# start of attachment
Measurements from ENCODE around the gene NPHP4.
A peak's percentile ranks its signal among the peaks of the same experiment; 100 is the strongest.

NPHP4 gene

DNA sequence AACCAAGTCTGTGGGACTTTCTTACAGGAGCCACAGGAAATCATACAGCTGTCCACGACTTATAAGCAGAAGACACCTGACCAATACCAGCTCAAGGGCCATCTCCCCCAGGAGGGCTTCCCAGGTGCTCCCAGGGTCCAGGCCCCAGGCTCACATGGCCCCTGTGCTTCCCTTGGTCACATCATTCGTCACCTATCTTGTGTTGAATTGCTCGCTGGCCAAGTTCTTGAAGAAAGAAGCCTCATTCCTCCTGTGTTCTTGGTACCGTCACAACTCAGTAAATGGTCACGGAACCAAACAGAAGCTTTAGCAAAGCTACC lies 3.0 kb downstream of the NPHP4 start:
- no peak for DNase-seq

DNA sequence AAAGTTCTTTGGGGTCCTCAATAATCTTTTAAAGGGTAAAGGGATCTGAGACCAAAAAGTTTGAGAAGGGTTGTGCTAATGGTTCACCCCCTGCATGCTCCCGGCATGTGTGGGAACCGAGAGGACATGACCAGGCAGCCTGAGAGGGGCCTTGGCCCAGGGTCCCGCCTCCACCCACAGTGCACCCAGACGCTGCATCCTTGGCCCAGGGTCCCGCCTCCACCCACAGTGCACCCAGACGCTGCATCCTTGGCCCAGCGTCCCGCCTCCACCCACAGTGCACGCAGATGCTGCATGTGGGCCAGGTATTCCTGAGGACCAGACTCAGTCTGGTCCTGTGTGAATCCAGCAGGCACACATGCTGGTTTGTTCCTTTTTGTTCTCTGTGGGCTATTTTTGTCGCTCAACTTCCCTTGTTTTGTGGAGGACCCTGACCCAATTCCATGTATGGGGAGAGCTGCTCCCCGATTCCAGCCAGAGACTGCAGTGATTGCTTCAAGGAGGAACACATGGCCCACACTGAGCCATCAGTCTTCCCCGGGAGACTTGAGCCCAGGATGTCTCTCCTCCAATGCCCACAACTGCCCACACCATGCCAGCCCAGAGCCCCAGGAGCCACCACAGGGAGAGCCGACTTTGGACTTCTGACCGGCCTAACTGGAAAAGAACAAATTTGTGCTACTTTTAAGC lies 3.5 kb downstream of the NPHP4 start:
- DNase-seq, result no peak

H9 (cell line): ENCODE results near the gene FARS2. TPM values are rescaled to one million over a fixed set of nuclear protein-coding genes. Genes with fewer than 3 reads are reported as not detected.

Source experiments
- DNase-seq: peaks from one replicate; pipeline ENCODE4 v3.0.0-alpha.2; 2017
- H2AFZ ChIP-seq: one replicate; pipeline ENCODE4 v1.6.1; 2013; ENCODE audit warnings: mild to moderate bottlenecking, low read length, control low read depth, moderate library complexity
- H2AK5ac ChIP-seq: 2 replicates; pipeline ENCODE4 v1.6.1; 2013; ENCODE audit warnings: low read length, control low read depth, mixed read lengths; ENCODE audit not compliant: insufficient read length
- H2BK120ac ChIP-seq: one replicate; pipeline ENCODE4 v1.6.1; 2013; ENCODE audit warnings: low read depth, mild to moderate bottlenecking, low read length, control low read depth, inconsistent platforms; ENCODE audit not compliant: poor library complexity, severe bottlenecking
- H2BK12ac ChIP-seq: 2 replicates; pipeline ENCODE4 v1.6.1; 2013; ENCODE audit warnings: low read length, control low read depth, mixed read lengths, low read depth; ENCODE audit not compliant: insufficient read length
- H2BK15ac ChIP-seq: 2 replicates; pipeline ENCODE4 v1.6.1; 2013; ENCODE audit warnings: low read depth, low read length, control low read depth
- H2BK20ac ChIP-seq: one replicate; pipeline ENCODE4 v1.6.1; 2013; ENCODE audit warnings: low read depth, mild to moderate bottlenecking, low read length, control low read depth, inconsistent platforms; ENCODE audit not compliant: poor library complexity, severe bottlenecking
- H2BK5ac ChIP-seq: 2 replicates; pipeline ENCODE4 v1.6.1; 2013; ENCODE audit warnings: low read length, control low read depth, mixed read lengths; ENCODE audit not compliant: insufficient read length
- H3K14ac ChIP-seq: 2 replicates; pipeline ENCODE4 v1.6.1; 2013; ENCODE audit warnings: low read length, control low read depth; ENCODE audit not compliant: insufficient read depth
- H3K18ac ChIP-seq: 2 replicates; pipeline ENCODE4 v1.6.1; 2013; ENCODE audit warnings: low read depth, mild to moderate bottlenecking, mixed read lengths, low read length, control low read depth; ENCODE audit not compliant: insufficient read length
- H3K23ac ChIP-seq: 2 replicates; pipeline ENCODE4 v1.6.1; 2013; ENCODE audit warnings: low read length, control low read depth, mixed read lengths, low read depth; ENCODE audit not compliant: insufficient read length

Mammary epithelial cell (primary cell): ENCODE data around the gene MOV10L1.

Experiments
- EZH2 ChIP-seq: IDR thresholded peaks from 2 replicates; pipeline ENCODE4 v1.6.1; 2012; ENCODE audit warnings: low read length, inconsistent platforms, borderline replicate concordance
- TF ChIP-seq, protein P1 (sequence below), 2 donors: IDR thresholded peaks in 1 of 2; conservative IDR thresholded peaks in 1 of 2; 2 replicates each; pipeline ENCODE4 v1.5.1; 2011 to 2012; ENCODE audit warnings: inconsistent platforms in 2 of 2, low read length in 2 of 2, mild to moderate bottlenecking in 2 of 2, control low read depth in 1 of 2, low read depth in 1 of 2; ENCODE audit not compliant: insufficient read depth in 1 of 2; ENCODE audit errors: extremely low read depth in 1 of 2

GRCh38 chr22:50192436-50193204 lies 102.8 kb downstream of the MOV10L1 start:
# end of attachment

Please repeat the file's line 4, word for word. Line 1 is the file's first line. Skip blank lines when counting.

DNA sequence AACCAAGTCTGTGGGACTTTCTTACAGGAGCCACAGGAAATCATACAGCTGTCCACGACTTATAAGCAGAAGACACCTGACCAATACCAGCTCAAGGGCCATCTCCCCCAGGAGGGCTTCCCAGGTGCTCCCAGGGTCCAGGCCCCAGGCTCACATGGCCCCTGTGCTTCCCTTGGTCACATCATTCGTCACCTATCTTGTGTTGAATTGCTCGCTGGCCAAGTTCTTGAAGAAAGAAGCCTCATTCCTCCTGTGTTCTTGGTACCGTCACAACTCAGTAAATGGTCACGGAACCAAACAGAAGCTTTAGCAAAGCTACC lies 3.0 kb downstream of the NPHP4 start: